How to save electricity this holiday

howtosaveenergy

Saving electricity over the festive season
The festive season is upon us. The holidays are a time of family and food, fond memories and festive cheer. However, we all know that this season can also be an expensive time, and you’d probably rather spend your money on gifts, family holidays, or outings.
If you haven’t made the shift to solar energy yet, there are still ways that you can save electricity. Here’s a gift everyone can enjoy: a list of 8 holiday energy-saving tips. You’ll rest easier knowing that you’re only using as much electricity as you need. And that means less anxiety about holiday expenses — and more visions of a fun festive season!

  1. Switch to LED lights for inside your home

Using LED (light-emitting diodes) lights will bring your holiday power consumption way down. When it comes to energy-efficient Christmas decorations, LEDs are winners. These string lights don’t just use 90% less electricity than regular Christmas lights. They also last between 50,000 and 200,000 hours. That’s less waste in landfills, since you don’t have to replace them as often.

  1. Use solar fairy lights for outdoor festive décor

If you choose to decorate the outside of your home with pretty lighting, explore the many solar fairy lights and décor that are now widely available. Once correctly installed, these draw on the sun’s energy, and with very little effort, can help your home become the prettiest in the lane!

  1. Use smart plugs and timers for your holiday lights.

Smart plugs transform ordinary lights into smart Christmas decorations. Remembering to turn off Christmas tree lights and exterior decorations can be a chore, especially if you have several displays and have to switch off multiple installations. A holiday energy-saving tip is to plug them into smart plugs and program the timers to switch the lights on and off at certain times. Or use your smartphone to turn them on whenever you want. It’s a great way to avoid wasting energy during the holidays.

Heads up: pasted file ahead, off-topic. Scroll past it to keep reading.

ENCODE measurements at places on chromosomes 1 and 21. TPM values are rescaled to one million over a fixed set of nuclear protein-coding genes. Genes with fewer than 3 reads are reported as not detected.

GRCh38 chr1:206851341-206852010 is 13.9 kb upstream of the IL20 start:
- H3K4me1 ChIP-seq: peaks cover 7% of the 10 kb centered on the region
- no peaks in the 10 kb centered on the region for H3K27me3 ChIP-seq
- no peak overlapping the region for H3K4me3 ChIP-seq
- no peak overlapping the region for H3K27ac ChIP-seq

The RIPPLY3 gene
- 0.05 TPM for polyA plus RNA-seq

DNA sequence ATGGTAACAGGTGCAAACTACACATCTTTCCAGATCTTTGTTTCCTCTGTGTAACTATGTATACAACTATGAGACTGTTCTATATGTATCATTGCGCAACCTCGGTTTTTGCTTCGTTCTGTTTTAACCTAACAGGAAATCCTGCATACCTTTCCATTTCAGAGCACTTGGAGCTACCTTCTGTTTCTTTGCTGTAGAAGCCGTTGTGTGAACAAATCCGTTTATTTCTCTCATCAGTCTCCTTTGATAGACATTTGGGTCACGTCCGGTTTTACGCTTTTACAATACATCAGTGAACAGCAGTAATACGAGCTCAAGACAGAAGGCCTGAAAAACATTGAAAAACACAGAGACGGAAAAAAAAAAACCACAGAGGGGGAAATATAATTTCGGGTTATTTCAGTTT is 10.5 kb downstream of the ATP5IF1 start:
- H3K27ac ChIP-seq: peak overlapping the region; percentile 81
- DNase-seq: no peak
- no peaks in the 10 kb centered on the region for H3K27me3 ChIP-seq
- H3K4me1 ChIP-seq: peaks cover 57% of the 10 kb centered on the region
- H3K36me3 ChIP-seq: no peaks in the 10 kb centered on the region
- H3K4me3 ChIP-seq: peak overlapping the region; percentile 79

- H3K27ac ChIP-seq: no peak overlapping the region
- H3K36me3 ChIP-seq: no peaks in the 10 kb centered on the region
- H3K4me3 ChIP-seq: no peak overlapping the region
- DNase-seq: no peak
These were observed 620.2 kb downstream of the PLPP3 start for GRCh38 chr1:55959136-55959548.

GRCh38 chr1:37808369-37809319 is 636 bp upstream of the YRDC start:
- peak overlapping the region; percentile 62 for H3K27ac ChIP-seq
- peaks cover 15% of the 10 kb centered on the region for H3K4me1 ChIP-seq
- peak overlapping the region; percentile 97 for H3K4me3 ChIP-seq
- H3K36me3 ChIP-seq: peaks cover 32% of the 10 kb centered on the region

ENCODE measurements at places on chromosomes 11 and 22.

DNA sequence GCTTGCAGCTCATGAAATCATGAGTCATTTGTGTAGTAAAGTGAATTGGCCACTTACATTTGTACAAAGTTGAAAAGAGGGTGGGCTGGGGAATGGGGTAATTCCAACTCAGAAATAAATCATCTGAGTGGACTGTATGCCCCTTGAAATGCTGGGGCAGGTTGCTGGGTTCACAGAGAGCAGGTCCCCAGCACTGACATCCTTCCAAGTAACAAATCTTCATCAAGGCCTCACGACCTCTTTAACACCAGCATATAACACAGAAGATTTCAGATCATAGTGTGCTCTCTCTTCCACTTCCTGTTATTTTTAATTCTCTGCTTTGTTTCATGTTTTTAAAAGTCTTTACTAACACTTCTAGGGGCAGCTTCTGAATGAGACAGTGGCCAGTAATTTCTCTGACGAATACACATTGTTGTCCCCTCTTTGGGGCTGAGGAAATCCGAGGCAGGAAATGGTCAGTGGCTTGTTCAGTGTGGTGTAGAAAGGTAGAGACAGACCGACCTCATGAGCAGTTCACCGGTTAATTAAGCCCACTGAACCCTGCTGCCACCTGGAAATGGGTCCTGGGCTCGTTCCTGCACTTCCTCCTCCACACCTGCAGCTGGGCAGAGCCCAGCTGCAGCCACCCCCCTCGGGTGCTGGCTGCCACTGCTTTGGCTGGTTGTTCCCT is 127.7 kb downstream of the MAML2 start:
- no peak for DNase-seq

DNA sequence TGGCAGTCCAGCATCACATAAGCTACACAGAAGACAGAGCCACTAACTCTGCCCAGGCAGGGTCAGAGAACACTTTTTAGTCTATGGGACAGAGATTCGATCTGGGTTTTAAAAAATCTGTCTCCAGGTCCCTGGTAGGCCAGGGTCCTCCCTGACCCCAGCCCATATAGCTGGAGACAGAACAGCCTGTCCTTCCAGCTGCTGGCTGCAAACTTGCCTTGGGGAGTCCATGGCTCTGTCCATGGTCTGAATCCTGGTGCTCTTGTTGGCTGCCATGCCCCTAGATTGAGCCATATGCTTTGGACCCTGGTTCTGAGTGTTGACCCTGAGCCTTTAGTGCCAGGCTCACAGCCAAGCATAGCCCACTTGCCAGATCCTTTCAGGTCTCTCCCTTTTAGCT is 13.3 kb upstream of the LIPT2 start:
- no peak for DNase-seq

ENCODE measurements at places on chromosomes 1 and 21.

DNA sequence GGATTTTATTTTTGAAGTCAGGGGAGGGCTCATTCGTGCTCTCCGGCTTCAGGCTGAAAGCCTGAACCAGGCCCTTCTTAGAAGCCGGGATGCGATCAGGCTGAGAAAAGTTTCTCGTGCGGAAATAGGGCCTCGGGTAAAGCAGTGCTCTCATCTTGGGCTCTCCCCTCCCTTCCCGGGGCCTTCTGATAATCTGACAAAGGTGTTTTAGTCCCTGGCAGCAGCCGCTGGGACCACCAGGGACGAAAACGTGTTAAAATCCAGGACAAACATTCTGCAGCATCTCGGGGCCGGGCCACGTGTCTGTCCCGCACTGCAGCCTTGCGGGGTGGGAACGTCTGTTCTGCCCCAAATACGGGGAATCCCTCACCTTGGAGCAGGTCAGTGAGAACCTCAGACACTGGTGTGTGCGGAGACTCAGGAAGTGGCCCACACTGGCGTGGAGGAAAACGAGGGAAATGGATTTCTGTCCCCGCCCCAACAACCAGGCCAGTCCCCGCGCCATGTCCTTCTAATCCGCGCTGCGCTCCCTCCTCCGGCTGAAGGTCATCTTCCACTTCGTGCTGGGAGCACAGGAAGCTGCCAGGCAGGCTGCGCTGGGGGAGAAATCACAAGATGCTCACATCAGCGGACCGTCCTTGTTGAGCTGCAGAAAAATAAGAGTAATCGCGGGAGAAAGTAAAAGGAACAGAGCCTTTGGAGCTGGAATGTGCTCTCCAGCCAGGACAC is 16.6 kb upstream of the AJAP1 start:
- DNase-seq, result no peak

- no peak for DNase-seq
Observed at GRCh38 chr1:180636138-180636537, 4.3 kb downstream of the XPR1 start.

1. Give yourself the gift of smart tech.

Smart tech can save you or your gift recipients energy and money while providing control, convenience, and security. Smart technology is becoming more and more affordable and makes a significant impact on your expense management. For instance, the benefits of a smart plug include providing control over energy use, the convenience of remotely controlling devices, and enhancing security by creating a lived-in look to your home.  If you plan to invest in these solutions, home automation systems now give you the option of completely centralized management of your electrical devices and home energy use.

  1. Buy gifts that use alternative energy.

Crank radios and solar-powered torches, phone chargers, and lights are innovative gifts that don’t draw power from the grid. Given the frequent load-shedding, items like solar-powered power banks or outdoor lanterns are useful in any home!

  1. Switch off your geyser when you go away

It’s a trick as old as time, but one that many still forget. Switch off your geyser when you go on holiday. Geysers account for a large portion of electricity consumption, with estimates ranging from 39 to 50% of a household’s monthly bill. There are various viewpoints regarding whether frequent switching on and off is good for the long term, but occasional switch-offs should not harm the appliance in any way.
For long-term savings, next time your geyser needs replacing, consider a solar geyser.

  1. Stop phantom energy drain while you’re away.

Did you know many appliances and electronics use energy even when they’re turned off? These “energy vampires” draw energy without you knowing it. If you plan on being away for more than a few days over the holiday, an easy holiday electricity-saving tip is to unplug appliances and other devices before you leave.

  1. Avoid preheating when possible.

While many recipes call for you to preheat your oven, it isn’t always necessary. Experts point out that anything that needs to be baked or roasted longer than an hour doesn’t need to be put in a preheated oven. Most modern ovens get up to temperature very quickly, so you don’t need to run them for a dozen extra minutes.

You can also reduce electricity use by switching the oven off 10 or 15 minutes before you expect the dish to be done. If you don’t open the oven door, your oven will maintain its temperature so the rest of the cooking can be accomplished without consuming energy.

One last tip: Your cookware matters. Ceramic and glass hold heat better than metal pans, so they will cook food faster with less energy.

Happy holidays!

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